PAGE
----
Violent crimes and burglaries are up this holiday season. The financial crisis is creating anxiety, depression, desperation and anger. Spread the word about wuji. Do your best to control your own feelings before acting rashly. Think twice before doing or saying something you’ll regret. Random acts of consciousness are perhaps even more contagious than random acts of kindness. Raise your level of view, dig deep for perspective, and help make this a more peaceful holiday season for everyone.





Click here to view all my posts on the transcendent power of kindness.






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14 Responses to “The Saint of Starbucks”

  1. ArrVee Says:

    one of the principles of most martial arts is to use the opponent’s force and momentum to send him off-balance, while maintaining yours. And that is what kindness does.

  2. Phil Bolsta Says:

    I like it! An excellent point, ArrVee! It’s a good explanation of what happened here,

  3. mel Says:

    Phil,

    I enjoyed reading this. The truth is, I’m short-tempered person. I easily get angry over small things. Oftentimes, I get angry to channel out feelings of self pity and/or helplessness. But thanks to you and to your advices and encouragements, I’m gradually changing to a “less hyperactive and overreactive” person when faced with anger-inducing situations.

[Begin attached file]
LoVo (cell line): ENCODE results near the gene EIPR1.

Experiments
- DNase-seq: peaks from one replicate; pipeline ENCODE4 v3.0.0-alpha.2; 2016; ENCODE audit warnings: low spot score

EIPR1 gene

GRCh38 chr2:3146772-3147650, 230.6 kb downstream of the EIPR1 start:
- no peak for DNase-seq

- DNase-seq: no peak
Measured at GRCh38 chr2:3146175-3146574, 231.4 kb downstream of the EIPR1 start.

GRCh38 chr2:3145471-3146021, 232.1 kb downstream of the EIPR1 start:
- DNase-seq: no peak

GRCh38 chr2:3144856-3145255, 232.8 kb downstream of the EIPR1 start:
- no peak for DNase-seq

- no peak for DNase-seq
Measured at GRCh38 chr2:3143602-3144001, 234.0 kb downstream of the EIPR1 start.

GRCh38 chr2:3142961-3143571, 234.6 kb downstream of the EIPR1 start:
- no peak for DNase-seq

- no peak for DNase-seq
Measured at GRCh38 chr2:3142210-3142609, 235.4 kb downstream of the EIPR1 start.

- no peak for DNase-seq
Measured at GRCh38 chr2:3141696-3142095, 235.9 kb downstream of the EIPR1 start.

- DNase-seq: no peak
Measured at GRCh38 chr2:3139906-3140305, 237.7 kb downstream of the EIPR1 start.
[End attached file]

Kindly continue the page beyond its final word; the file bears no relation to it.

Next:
I really think that taichi is good for maintaining calmness because my brother is into it. He’s the one who is usually calm in confronting chaotic and/or dangerous encounters.

    Thanks,

    Mel

  4. Phil Bolsta Says:

    I’m so glad to hear you’re becoming less overreactive, Mel. Yes, tai chi can certainly help in that regard. It’s good to look around us and see what works for others; it might not work for us but just making the effort is a step in the right direction.

  5. justcharrie Says:

    Very nice story. Thanks for sharing Phil. Ahhh, that man’s deed is really commendable, it’s hard to keep a temper in that kind of situation but he just didn’t get through but rather made a worthy act out of it. Impressive.

  6. Phil Bolsta Says:

    You bet, justcharrie. There’s no reason to take such circumstances personally. The other driver doesn’t know you personally so why take it that way?

  7. mzzlee Says:

    a wonderful story, and a wonderful reminder for me. thank you!…

  8. Phil Bolsta Says:

    You’re very welcome, mzzlee!

  9. Rachel Says:

    That gave me chills! I learned something very important here.

  10. Phil Bolsta Says:

    Glad you got so much out of it, Rachel!

  11. Velma Says:

    Do you think we could bottle this and sell it, especially to those who seem to lash out at everything? Love the article, Phil. Thanks so much.

  12. Phil Bolsta Says:

    No need to bottle it, Velma. Everyone already has it inside of them. The key is uncorking it!

  13. Rachel Says:

    I was holding your book when I went to the Buddhist Center the other day so I told the reverends about your book and this particular story on your blog. I’m printing it up now to take in to study group tonight. =)

  14. Phil Bolsta Says:

    Awesome! Thanks, Rachel!